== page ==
Hong Kong police say violent protesters forced use of water cannon, warning shot
Hong Kong police said Monday they were forced to fire water cannon and a warning shot to fend off "extremely violent" demonstrators, following another weekend of clashes at pro-democracy rallies.
Sunday's violence in the district of Tsuen Wan, around 10 kilometres (six miles) from the city centre, was some of the worst in twelve weeks of political unrest roiling the international financial hub.
As night fell, a group of officers were cornered by protesters armed with bricks and other weapons, Hong Kong police said in a statement.
When one officer fell to the ground under a barrage of blows, and "facing threats to life", six others drew their sidearms and one "fired a warning shot into the sky", it said.
It is believed to be the first live round fired by an officer during the current crisis.
Fifteen officers were injured during the clashes, the statement said, while dozens of protesters were arrested -- including a 12-year-old -- for unlawful assembly, possession of weapons and assaulting police.
"Police appeal to members of the public to make a clean break with violent protestors," the statement added, vowing "relentless action" to bring the perpetrators to justice.
The firing of a live round prodded an angry response from social media users, who mocked a police spokesman who had praised the "valiant and restrained" actions of officers on Sunday.
"If the police can't control their emotion, how can they be valiant and restrained?" a Facebook user asked.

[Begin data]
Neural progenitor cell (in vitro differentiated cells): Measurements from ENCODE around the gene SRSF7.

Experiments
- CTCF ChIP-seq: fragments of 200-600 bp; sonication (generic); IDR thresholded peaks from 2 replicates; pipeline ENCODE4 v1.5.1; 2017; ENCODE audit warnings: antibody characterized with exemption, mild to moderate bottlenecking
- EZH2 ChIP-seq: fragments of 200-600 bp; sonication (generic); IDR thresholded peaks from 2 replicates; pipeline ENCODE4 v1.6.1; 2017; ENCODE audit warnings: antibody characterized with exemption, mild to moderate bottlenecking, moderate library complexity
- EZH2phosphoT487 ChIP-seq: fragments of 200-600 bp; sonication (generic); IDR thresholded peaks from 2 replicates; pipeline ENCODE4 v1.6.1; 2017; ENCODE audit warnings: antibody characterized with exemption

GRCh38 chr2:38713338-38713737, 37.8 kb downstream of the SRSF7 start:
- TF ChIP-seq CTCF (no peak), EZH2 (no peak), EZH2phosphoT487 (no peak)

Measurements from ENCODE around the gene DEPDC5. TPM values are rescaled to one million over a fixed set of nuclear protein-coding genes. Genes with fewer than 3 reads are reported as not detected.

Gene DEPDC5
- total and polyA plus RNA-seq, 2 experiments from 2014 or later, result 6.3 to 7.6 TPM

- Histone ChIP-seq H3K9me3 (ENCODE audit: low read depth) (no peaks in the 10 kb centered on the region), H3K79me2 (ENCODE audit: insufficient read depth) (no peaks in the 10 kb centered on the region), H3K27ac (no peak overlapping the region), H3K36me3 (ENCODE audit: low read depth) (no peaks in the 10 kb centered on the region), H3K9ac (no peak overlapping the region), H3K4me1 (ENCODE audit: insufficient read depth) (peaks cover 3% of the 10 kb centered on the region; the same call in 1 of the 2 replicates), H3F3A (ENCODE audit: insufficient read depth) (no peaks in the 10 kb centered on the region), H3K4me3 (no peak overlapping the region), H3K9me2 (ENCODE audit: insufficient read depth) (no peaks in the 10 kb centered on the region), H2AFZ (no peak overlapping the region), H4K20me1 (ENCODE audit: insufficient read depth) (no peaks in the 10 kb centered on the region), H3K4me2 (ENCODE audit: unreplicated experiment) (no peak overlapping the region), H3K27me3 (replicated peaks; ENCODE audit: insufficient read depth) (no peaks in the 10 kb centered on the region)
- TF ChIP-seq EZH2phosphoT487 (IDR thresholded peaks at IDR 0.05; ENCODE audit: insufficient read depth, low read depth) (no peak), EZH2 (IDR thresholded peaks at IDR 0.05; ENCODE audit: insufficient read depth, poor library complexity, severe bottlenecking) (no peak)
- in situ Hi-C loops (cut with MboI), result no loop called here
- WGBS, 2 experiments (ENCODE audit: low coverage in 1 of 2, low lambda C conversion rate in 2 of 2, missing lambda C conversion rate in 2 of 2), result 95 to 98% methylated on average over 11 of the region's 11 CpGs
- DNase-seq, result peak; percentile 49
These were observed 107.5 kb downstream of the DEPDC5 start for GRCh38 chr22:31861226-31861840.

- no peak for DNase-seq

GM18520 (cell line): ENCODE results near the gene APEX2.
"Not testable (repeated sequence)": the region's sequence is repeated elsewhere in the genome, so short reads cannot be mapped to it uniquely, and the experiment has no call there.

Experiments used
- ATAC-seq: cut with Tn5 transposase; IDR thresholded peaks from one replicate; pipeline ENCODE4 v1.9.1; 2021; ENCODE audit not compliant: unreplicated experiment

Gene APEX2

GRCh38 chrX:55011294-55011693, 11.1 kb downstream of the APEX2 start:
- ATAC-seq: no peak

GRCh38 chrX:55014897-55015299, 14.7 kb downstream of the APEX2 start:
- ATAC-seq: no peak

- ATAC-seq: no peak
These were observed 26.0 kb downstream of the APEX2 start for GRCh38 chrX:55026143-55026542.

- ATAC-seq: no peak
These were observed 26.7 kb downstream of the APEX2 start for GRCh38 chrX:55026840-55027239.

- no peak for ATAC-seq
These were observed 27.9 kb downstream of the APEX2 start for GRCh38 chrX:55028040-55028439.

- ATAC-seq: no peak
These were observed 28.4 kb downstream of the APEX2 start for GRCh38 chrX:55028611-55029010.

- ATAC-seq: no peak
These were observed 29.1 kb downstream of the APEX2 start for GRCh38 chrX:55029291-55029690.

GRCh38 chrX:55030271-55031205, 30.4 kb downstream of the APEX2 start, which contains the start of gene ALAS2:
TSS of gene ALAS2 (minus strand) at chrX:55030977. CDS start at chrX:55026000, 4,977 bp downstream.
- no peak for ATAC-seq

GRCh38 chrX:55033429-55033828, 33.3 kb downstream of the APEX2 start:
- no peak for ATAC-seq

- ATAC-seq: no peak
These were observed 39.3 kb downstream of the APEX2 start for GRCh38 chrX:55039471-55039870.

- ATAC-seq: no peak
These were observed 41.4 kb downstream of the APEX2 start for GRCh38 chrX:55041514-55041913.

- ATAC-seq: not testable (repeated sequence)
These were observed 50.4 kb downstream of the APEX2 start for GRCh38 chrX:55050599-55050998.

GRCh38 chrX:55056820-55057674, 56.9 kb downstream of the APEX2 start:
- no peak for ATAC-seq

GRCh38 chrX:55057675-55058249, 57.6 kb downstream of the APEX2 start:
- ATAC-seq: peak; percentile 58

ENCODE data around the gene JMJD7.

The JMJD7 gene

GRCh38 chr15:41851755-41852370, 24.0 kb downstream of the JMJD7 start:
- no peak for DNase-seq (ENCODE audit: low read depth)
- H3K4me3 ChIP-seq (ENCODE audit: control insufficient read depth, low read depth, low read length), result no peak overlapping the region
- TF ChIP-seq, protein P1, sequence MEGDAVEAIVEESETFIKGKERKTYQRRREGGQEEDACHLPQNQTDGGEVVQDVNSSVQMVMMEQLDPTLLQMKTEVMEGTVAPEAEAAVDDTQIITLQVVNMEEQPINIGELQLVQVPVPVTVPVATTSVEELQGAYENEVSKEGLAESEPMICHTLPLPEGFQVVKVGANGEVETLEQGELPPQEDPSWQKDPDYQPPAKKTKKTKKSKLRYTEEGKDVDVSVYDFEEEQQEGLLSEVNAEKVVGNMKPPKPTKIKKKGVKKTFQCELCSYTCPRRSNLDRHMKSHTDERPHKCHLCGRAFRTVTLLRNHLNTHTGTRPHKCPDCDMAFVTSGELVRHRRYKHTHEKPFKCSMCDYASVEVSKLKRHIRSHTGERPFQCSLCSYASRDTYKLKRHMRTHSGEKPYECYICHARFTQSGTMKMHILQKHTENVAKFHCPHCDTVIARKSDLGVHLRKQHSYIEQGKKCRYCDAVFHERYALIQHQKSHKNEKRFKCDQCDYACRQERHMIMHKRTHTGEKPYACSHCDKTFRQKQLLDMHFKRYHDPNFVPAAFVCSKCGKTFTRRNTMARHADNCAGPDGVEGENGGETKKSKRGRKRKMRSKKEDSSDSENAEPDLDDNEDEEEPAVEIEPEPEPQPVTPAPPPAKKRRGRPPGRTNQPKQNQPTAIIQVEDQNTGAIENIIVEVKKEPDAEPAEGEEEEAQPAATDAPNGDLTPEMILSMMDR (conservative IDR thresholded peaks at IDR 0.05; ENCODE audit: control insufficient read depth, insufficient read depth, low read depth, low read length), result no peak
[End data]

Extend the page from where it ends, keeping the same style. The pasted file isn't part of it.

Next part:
The violence erupted after a peaceful march nearby earlier Sunday. Police used tear gas against the black-clad, gas mask-wearing hardcore protesters, who had built barricades and thrown bricks and Molotov cocktails at lines of riot cops.
Police confirmed they deployed two water cannon vehicles "to stop violent acts". The jets hit the barricades as demonstrators ran for cover.
The weekend of violence -- unrest also flickered across the city on Saturday -- banished several days of peaceful action, which included a human chain across the city.
With almost daily protests planned throughout the week and another major rally expected on Saturday, the movement shows no sign of abating.
The protests were sparked by an attempt by the city's Beijing-backed government to pass an extradition bill to China, but has evolved into a wider call for greater democracy and police accountability.
The mainly young protesters -- whose angst also stems from sky-high costs of living and a lack of jobs -- say the future of the city of around seven million people hangs in the balance with Beijing chiselling away at their unique freedoms.
They have shown few signs of leaving the streets, while the city government has also refused to give ground.
Last week Carrie Lam, the city's embattled leader, made vague promises of opening a "dialogue" to find a pathway through the unprecedented political confrontation.
On Saturday she met with grandees from politics and education to discuss the issue.
"But can we point to a person who can honestly, genuinely be regarded as representing the protesters in the streets? No. Not a single one," pan-democrat lawmaker James To Kun-sun, who supports the movement, told reporters on Monday.
The deadlock has sunk Hong Kong deep into crisis.
Throughout the protests, Beijing has used a combination of intimidation, propaganda and economic muscle to stifle the protests in a strategy dubbed "white terror" by the movement.
Major Hong Kong businesses have come under pressure over staff support for the protests, most notably airline Cathay Pacific and the city metro system -- the MTR -- which has been accused of ferrying demonstrators to rally sites.
Since the allegations in Chinese state media, the MTR has closed stations near planned protests.
The protests are hacking away at Hong Kong's image as a prosperous and stable financial hub.
Hong Kong stocks dived more than three percent at the opening of trade on Monday.
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